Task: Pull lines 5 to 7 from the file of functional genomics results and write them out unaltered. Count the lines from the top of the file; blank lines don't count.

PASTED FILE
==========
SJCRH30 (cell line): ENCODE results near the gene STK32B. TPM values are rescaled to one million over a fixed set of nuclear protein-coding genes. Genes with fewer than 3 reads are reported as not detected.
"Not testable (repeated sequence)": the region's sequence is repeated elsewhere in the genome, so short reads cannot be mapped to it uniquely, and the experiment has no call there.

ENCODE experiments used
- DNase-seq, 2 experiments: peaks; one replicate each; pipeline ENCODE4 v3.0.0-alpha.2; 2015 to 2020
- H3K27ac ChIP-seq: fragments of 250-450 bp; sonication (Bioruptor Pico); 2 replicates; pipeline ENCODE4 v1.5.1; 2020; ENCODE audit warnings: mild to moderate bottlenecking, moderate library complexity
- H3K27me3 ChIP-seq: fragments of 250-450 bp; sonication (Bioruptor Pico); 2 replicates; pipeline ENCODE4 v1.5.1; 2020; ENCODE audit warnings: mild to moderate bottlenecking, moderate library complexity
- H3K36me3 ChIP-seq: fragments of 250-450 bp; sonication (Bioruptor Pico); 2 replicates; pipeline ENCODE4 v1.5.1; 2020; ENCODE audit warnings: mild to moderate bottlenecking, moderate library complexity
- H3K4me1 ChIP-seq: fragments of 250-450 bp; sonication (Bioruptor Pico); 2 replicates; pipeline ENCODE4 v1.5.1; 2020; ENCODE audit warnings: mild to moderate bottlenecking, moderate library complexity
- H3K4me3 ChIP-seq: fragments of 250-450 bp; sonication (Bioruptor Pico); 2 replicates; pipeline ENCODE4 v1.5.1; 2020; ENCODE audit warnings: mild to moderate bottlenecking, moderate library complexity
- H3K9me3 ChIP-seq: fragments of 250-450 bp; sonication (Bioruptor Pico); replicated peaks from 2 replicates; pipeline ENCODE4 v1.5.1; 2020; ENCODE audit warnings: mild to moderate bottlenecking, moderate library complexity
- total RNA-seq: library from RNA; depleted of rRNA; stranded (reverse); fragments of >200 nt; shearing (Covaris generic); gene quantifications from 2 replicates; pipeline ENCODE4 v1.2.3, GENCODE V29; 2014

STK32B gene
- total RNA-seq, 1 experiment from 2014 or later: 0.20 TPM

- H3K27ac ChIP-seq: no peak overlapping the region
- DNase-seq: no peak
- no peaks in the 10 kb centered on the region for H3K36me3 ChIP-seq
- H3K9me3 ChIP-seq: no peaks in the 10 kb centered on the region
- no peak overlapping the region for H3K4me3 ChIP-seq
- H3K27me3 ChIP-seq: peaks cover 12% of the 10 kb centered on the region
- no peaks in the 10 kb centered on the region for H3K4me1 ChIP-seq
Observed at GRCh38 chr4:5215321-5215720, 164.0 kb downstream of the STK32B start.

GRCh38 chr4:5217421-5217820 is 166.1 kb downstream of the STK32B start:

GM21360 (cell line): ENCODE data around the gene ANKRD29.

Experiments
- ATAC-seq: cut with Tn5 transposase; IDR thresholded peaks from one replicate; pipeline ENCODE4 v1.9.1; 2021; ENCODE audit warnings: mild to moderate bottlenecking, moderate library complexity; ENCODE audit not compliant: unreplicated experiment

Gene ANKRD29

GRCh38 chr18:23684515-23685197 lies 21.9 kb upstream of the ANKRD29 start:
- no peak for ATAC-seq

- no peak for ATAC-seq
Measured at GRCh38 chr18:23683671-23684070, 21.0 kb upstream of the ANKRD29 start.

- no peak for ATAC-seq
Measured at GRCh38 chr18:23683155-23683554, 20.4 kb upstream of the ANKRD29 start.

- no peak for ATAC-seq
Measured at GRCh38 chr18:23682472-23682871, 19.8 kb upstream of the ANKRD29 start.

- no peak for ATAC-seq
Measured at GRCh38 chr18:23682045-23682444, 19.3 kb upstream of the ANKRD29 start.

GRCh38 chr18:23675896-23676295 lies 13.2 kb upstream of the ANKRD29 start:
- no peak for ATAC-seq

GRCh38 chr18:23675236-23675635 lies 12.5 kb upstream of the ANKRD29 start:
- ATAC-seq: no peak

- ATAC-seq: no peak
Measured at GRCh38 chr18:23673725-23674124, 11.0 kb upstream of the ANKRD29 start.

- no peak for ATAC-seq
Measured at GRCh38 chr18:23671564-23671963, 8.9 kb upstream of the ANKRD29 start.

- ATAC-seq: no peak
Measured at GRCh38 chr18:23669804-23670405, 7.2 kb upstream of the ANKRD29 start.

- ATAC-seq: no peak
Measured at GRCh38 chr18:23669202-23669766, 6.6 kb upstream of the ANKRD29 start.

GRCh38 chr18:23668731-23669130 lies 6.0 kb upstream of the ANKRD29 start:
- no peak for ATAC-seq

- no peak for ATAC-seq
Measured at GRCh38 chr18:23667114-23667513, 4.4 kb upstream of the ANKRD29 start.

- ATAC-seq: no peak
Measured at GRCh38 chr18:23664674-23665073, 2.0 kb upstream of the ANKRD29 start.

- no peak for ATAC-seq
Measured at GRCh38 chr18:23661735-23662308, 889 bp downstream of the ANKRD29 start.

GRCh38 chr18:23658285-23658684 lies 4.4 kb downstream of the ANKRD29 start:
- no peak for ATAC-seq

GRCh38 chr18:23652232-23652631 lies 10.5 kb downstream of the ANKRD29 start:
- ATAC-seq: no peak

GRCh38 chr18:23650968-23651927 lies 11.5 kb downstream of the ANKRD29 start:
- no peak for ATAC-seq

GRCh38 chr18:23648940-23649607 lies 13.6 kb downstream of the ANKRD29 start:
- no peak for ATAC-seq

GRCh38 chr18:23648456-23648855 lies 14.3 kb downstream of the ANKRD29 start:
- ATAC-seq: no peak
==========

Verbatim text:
- H3K27ac ChIP-seq: fragments of 250-450 bp; sonication (Bioruptor Pico); 2 replicates; pipeline ENCODE4 v1.5.1; 2020; ENCODE audit warnings: mild to moderate bottlenecking, moderate library complexity
- H3K27me3 ChIP-seq: fragments of 250-450 bp; sonication (Bioruptor Pico); 2 replicates; pipeline ENCODE4 v1.5.1; 2020; ENCODE audit warnings: mild to moderate bottlenecking, moderate library complexity
- H3K36me3 ChIP-seq: fragments of 250-450 bp; sonication (Bioruptor Pico); 2 replicates; pipeline ENCODE4 v1.5.1; 2020; ENCODE audit warnings: mild to moderate bottlenecking, moderate library complexity